Via the Wall Street Journal, Matthew Futterman has a long piece, well worth reading, about the decline of youth baseball in the United States. Some numbers:
From 2000 to 2009, the latest year for which figures are available, the number of kids aged 7 to 17 playing baseball fell 24%, according to the National Sporting Goods Association, an industry trade group. Despite growing concerns about the long-term effects of concussions, participation in youth tackle football has soared 21% over the same time span, while ice hockey jumped 38%. The Sporting Goods Manufacturing Association, another industry trade group, said baseball participation fell 12.7% for the overall population.
At the high school level, baseball has held steady with about 15,786 programs in the U.S.-a number that ranks it No. 3 among all boys' sports. Youth sports officials say there's been a small decline in the number of teams, but largely because of funding cutbacks.
As for Little League, which covers kids aged 4 to 18, about two million kids played in the U.S. last year, compared to about 2.5 million in 1996-an overall decline of 25%. The only growth in youth baseball participation since the 1990s, according to the NSGA, has come from kids who play more than 50 times a year-which suggests more children who play baseball have chosen to specialize.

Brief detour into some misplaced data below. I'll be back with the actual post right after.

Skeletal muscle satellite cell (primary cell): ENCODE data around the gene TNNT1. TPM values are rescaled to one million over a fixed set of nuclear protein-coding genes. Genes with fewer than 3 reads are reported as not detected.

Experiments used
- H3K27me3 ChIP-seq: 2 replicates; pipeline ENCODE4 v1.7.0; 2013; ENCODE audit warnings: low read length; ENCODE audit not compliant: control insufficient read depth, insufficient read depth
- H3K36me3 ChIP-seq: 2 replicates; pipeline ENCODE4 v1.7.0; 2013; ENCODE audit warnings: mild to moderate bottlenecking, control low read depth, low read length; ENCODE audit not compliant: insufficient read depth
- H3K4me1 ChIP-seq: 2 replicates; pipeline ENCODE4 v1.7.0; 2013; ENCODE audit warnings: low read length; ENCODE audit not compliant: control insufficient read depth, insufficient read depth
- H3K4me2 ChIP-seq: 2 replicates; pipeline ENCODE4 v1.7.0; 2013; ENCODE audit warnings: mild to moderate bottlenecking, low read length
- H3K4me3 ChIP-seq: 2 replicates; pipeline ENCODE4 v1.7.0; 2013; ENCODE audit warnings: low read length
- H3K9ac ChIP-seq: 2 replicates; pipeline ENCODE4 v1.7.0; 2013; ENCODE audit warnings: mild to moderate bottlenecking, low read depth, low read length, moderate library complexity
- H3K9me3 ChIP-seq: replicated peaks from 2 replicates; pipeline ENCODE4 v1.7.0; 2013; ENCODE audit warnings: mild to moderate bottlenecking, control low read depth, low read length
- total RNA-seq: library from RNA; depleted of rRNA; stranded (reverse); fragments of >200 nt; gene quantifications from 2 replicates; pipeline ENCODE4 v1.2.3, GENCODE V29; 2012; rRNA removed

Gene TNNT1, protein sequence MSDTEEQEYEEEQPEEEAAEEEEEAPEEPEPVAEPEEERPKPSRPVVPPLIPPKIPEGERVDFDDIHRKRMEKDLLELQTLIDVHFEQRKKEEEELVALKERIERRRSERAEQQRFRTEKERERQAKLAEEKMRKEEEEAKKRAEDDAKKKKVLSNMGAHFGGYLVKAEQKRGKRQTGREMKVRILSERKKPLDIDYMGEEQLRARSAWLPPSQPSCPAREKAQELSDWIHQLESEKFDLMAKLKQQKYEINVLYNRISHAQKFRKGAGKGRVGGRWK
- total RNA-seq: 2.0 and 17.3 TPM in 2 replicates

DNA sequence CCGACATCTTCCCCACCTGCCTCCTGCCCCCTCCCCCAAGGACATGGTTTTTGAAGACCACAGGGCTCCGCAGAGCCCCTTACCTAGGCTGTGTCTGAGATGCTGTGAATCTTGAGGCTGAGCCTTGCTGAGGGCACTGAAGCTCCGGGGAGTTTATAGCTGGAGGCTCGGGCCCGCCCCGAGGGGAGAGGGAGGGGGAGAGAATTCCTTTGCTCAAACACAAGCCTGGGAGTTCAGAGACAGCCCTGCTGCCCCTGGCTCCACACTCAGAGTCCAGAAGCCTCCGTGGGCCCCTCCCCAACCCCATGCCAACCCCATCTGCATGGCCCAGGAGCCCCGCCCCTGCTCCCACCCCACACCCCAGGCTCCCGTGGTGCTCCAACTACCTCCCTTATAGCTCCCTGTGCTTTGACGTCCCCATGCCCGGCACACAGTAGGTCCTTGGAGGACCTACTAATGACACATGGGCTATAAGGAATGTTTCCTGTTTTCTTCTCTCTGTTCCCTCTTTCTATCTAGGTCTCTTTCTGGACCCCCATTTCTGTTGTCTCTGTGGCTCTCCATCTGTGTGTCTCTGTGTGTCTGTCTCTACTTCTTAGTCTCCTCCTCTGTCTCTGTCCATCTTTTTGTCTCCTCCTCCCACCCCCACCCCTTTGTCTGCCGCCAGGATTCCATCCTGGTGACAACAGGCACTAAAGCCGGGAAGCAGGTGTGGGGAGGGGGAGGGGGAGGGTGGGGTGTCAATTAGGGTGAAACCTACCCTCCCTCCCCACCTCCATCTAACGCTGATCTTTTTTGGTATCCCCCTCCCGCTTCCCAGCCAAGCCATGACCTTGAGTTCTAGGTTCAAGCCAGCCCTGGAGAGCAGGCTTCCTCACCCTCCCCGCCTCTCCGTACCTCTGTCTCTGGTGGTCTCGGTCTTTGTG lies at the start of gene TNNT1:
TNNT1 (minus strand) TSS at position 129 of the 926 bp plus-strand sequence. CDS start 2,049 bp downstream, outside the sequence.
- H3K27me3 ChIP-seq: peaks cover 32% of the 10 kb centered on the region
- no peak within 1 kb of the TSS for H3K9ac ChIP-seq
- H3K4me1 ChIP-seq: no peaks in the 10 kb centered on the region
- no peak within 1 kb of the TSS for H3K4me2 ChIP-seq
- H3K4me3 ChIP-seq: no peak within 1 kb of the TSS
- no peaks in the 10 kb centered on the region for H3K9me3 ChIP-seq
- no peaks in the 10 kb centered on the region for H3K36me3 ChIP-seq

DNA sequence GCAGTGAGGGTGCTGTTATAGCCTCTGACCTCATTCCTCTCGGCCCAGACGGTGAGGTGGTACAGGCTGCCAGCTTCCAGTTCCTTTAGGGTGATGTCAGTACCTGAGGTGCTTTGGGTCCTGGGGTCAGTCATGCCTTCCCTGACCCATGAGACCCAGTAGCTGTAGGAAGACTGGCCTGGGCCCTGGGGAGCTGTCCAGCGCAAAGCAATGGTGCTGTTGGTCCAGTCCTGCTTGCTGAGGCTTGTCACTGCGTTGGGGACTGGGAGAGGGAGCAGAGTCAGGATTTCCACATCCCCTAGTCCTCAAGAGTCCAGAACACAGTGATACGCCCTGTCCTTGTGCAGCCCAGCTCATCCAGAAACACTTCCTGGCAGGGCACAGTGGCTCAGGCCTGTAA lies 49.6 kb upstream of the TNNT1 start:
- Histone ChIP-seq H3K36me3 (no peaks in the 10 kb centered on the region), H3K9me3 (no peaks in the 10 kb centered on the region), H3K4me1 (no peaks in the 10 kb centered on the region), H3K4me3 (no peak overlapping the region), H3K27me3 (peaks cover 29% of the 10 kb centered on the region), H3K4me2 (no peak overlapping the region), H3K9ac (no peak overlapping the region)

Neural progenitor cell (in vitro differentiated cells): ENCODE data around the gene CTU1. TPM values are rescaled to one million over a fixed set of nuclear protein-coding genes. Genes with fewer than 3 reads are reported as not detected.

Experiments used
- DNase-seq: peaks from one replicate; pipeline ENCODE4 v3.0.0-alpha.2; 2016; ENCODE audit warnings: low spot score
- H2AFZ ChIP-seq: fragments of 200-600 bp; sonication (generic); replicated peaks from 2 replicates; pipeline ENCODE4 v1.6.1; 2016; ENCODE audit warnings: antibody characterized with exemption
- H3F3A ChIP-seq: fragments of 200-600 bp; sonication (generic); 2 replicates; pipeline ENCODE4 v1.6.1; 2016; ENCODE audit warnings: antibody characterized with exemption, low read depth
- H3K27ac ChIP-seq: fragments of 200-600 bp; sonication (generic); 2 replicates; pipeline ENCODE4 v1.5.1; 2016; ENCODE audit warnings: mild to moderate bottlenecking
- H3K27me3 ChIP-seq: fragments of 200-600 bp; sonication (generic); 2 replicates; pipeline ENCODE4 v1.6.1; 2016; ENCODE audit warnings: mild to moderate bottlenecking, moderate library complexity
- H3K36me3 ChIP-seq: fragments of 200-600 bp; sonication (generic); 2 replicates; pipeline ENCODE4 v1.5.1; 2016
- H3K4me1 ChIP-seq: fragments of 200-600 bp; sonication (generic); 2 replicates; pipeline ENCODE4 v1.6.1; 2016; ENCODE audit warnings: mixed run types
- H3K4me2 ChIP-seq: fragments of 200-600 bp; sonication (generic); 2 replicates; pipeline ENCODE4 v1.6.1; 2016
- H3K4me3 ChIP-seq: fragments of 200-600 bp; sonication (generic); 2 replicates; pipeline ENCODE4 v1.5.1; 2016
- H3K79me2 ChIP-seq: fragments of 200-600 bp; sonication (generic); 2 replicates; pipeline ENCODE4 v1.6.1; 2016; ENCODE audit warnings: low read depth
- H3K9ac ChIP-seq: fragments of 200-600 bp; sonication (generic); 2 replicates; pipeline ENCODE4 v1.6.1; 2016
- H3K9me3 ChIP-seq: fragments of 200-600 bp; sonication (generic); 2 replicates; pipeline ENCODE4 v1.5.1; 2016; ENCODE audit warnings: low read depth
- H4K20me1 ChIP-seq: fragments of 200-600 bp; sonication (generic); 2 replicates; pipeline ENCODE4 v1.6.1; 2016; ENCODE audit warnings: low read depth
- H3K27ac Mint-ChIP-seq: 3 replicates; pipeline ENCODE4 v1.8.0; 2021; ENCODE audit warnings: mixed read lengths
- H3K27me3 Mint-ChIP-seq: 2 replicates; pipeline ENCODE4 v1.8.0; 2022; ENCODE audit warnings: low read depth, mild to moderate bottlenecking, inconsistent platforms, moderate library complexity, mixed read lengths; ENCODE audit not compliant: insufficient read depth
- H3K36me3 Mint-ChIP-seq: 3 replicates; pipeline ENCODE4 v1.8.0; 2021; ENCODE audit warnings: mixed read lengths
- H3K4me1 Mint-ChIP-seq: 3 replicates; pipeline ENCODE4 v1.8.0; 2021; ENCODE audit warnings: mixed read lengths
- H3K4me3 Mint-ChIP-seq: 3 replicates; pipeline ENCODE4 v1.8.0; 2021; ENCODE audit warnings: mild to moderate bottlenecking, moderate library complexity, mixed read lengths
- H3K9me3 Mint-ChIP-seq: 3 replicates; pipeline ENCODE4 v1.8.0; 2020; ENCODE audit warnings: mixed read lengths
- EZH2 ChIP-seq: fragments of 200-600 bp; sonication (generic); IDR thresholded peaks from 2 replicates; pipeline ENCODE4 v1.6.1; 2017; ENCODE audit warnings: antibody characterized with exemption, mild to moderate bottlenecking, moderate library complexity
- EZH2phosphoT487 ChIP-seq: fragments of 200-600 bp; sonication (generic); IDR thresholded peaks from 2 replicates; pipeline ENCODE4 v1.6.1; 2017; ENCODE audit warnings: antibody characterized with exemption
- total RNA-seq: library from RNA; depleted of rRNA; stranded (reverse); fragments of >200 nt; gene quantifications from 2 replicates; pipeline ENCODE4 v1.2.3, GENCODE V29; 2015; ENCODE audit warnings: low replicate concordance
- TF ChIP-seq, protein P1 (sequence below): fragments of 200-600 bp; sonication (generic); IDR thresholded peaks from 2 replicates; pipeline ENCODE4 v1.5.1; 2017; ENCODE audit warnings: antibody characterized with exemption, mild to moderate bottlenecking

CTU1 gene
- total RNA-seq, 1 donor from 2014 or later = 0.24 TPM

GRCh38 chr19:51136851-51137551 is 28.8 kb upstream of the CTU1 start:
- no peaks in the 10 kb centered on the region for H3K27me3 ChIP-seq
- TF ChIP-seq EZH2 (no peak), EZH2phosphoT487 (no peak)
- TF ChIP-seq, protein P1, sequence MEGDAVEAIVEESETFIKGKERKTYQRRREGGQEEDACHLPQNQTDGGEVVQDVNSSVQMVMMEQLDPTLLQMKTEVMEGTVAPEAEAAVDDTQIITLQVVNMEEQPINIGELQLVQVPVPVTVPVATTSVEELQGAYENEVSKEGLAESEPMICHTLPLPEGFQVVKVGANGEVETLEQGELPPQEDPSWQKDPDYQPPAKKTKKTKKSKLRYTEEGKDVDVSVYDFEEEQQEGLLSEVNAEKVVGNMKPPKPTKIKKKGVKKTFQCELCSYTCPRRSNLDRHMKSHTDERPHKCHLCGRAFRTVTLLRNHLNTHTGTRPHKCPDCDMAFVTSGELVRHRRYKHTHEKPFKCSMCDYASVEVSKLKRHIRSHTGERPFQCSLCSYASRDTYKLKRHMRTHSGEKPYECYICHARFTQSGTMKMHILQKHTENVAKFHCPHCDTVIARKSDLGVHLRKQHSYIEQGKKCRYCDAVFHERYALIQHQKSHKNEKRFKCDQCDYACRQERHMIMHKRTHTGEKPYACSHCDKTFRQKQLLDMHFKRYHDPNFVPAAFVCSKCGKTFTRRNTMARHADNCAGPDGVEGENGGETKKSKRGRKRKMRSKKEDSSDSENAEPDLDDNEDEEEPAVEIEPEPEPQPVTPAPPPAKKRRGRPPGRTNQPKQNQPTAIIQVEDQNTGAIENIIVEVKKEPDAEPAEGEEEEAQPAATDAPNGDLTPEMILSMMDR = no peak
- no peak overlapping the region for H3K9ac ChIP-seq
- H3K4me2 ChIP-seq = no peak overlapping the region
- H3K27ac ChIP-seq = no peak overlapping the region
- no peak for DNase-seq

So the sky is falling?
Not really. That statistic about high-school baseball is telling, I think. And I think the statistic about kids 7 to 17 playing baseball is less than telling. At least in terms of the talent base. These days, lots of little kids are still playing baseball (if only because soccer's mostly a fall sport). They play, and if they don't enjoy it much -- often, because they're not really good at it -- they find something else to do. Can you blame them?
Granted, the coaches at the youth level aren't helping much. How many times have you driven past a youth team's practice, and seen a coach lobbing pitches to a kid while everybody else is standing around with nothing to do?
Too often, I'll bet. There are ways to run practices that keep all the kids engaged and having at least some fun, but it's not realistic to think more than a handful of coaches around the country will ever get there.
While the American talent base might be trending ever so slightly downward, I have to think that's more than balanced by what's happening in Latin America and Asia. So don't worry about Major League Baseball; even if you could notice a difference -- which you probably couldn't -- the talent in the majors figures to go up, not down, in the coming years.
Speaking of Major League Baseball, you might guess they would be concerned about fewer children playing baseball. Because theoretically at least, kids who don't play baseball are less likely to become adult baseball fans.
Perhaps. But pundits have been predicting the death of baseball as a big-time spectator sport for around 50 years, and for around 50 years they've been dead wrong. Nothing lasts forever, of course. But I don't see anything coming down the pike that's going to replace baseball in the American sporting mind every summer.